What do you have on your poster that beckons someone to come closer?
What on your poster might reach out to someone strolling by to lean in and have a second look?
Jacek Utko is a designer, best known for his work on Eastern European newspapers, who has been mentioned on this blog before. He argues that such questions are not simply some sort of cheap salesmanship, but necessary for people to connect with content.
People need entry points to text. People look at headlines. People avoid long stories. There are many proofs for this, such as eye-tracking research.
I am somewhat cautious about over-interpreting research when it comes to design, but Utko’s remarks are helpful ways to think about poster design. What kinds of entry points can you have on a poster?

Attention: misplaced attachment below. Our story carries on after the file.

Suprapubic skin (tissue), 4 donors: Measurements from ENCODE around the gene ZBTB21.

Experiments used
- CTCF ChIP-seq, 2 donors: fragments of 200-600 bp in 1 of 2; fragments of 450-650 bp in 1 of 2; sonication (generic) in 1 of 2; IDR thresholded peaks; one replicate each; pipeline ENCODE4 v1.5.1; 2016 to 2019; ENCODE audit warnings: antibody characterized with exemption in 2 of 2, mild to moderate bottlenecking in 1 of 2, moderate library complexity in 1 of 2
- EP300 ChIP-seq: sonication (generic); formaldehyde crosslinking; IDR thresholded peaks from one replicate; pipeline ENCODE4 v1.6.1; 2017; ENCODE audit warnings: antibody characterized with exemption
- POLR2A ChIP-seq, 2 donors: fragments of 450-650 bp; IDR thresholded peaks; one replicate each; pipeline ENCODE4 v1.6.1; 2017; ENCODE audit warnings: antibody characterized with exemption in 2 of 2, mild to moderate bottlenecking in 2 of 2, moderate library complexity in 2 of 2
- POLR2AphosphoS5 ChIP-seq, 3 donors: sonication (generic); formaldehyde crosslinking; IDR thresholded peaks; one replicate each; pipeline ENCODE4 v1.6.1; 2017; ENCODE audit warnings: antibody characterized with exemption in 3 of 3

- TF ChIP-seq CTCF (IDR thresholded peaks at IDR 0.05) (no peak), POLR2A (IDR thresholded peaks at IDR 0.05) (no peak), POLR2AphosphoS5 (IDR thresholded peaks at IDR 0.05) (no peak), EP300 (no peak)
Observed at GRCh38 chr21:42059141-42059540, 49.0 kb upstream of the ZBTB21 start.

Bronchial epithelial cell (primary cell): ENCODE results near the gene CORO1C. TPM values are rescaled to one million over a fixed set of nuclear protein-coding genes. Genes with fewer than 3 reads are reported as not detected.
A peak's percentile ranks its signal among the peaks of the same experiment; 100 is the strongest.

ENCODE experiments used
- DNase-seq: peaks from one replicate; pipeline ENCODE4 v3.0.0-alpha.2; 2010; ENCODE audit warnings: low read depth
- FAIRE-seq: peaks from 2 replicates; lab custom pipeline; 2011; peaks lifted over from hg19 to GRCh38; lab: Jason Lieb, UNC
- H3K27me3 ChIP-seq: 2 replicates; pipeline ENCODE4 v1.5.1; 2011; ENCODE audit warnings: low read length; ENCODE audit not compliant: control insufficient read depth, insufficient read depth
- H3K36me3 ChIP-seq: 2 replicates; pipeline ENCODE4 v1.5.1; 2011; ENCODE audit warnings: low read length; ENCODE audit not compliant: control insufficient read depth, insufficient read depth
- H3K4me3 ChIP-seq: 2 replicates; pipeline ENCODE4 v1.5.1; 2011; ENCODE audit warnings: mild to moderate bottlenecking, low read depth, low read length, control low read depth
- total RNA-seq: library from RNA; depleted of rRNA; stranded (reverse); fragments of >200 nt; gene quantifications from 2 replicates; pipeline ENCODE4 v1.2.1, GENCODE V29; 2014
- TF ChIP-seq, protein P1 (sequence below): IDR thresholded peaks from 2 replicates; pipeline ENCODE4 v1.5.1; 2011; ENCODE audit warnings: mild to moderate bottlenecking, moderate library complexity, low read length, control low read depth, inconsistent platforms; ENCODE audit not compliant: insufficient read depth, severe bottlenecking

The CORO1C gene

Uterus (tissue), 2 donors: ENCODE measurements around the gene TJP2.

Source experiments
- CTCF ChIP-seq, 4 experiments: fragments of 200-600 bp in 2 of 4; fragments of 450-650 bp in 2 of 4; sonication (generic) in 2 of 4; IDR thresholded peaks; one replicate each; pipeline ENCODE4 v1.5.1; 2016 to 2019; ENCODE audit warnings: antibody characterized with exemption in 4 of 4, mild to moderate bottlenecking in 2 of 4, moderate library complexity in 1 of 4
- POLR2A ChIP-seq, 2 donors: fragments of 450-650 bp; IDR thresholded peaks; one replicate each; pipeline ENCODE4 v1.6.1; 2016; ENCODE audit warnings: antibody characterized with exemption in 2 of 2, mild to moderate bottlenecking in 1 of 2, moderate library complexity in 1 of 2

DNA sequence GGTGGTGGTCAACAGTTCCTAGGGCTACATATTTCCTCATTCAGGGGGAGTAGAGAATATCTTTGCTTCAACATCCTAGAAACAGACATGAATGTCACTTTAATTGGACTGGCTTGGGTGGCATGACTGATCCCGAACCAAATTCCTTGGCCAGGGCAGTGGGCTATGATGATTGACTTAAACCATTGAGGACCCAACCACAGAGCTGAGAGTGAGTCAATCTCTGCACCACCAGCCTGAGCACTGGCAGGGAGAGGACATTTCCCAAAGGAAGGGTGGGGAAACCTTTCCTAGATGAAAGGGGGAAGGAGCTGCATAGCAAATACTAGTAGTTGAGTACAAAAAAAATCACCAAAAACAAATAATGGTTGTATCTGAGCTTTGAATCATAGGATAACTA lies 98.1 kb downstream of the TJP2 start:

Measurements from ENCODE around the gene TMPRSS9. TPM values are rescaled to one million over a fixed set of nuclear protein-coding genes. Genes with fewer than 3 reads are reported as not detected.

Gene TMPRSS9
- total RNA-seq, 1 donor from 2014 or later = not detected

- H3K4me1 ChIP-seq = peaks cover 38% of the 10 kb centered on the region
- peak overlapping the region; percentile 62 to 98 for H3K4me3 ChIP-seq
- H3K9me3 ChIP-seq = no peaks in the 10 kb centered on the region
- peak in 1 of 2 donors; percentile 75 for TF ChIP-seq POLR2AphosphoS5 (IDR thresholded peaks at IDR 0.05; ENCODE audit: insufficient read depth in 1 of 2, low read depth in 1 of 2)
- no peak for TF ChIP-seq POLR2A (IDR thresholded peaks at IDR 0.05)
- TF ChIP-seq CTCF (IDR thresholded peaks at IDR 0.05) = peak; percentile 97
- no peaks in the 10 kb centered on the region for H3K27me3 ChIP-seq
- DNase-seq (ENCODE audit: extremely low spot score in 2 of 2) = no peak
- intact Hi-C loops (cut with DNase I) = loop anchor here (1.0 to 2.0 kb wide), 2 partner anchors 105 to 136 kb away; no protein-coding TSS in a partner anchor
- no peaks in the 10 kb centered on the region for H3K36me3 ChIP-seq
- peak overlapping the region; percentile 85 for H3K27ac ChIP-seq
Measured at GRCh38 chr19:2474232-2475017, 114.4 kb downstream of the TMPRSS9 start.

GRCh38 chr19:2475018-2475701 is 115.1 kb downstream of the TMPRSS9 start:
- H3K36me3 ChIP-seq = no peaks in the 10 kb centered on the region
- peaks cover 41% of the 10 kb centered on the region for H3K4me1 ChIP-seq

Here are five suggestions to make your poster more inviting.
- Pictures: Use a big, high quality photo that relates to your topic. In biology, one of the simplest entry points can be to have a big picture of the organisms you are working on. Graphs might work as an entry point, but tables almost certainly would not.
- Headlines: This is not just the title, but section headings, too. Have you considered something more descriptive than the stock phrases used from journals? “Introduction.” “Methods.” “Results.” “Discussion.” Section headings might become a little like...
- Pull quotes: These are frequently used in newspapers and magazine. They’re one or two juicy bits in a story, set off from the rest of the text in large type, that give a bit of a teaser as to the content of the interview. But apart from the occasional descriptive section heading, I have never seen them used in posters.
- Circles: “The human eyes loves the circle and embraces it,” writes Kimberly Elan in her gook Grid Systems. Maybe this is why bullet points have proved so popular. Considering that posters are built around rectangles shapes, having a circles somewhere in the layout might attract more attention than you think.
- White space: Don’t underestimate the intimidation factor of a poster that is chock-a-block with text. Leave some breathing room.